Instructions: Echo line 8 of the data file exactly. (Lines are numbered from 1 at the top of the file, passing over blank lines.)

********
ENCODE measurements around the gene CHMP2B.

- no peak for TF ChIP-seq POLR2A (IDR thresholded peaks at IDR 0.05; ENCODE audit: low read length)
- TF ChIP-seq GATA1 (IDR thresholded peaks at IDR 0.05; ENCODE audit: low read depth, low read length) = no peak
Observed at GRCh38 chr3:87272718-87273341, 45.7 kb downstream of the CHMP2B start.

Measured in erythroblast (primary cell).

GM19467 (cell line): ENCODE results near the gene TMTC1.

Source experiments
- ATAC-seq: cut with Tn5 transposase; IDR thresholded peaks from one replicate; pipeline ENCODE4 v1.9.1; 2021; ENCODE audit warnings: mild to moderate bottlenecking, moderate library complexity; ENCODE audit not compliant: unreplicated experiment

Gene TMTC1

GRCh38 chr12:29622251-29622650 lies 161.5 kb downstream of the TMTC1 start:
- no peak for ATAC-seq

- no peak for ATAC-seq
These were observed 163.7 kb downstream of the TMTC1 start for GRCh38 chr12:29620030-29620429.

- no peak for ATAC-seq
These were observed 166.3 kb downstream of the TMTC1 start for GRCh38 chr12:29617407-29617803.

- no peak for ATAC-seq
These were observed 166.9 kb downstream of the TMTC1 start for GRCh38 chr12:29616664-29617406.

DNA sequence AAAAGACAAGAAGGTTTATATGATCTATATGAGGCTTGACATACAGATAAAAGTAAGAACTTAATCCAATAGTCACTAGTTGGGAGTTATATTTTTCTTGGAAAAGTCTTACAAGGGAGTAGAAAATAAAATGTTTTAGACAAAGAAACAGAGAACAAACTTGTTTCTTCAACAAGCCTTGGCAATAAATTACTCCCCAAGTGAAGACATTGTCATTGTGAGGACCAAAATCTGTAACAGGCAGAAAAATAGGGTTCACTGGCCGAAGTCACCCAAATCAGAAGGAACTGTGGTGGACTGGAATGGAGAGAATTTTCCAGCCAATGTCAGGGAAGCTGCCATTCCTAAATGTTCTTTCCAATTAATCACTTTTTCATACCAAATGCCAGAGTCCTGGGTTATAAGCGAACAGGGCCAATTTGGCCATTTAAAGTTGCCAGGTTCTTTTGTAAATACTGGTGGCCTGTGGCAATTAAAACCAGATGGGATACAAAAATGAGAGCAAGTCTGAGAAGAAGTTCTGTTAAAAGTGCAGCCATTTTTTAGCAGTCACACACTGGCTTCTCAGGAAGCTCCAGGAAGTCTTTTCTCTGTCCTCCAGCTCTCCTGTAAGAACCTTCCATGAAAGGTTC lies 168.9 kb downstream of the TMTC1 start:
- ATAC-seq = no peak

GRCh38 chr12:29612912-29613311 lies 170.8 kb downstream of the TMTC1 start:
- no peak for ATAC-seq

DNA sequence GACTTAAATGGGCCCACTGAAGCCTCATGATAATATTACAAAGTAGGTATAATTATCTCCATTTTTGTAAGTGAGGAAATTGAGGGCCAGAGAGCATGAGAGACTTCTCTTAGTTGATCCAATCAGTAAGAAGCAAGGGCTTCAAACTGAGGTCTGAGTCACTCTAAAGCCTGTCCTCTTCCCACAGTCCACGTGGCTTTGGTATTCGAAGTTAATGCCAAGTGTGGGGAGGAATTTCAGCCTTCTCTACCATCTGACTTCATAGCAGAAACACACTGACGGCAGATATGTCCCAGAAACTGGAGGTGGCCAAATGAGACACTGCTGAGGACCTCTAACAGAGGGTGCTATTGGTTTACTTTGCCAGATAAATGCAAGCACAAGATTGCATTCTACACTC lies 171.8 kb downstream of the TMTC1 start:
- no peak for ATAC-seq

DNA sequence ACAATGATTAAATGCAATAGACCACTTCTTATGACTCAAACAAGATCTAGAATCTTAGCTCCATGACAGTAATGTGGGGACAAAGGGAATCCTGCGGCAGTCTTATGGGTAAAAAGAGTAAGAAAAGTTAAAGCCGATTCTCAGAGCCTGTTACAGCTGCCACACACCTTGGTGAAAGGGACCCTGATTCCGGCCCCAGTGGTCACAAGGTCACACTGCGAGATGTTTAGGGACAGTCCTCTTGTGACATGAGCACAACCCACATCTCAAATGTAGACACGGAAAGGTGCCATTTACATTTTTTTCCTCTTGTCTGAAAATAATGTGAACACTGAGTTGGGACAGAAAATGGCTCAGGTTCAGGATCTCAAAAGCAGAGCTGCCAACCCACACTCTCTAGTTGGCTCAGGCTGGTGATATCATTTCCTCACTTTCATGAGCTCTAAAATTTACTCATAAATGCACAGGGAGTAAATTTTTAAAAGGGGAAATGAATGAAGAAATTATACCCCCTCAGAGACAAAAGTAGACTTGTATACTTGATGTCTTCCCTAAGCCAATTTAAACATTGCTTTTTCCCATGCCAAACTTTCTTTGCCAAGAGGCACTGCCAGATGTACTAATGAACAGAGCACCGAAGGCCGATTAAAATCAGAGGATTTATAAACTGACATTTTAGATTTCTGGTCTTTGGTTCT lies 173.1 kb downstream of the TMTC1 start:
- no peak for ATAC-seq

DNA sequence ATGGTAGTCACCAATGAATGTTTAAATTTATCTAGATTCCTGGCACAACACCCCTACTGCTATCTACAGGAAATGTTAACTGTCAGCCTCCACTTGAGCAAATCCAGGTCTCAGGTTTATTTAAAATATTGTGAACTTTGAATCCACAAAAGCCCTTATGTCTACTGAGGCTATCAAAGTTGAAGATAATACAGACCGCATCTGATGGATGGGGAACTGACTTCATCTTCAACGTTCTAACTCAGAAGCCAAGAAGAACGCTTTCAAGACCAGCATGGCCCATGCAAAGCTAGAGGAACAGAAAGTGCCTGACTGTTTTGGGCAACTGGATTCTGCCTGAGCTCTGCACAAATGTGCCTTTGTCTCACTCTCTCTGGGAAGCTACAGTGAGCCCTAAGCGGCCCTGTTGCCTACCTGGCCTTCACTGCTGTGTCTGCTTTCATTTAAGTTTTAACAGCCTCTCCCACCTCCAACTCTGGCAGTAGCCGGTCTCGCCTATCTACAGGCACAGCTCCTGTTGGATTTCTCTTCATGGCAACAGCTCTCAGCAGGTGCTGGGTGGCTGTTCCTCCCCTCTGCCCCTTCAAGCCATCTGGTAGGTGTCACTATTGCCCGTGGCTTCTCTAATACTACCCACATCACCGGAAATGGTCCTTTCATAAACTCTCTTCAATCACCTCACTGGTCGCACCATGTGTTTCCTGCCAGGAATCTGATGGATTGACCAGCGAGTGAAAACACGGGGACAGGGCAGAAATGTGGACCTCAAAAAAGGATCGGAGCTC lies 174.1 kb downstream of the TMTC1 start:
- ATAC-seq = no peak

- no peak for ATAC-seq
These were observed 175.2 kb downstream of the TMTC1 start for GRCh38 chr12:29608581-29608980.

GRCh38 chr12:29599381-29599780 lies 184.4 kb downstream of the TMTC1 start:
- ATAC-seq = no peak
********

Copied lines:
- ATAC-seq: cut with Tn5 transposase; IDR thresholded peaks from one replicate; pipeline ENCODE4 v1.9.1; 2021; ENCODE audit warnings: mild to moderate bottlenecking, moderate library complexity; ENCODE audit not compliant: unreplicated experiment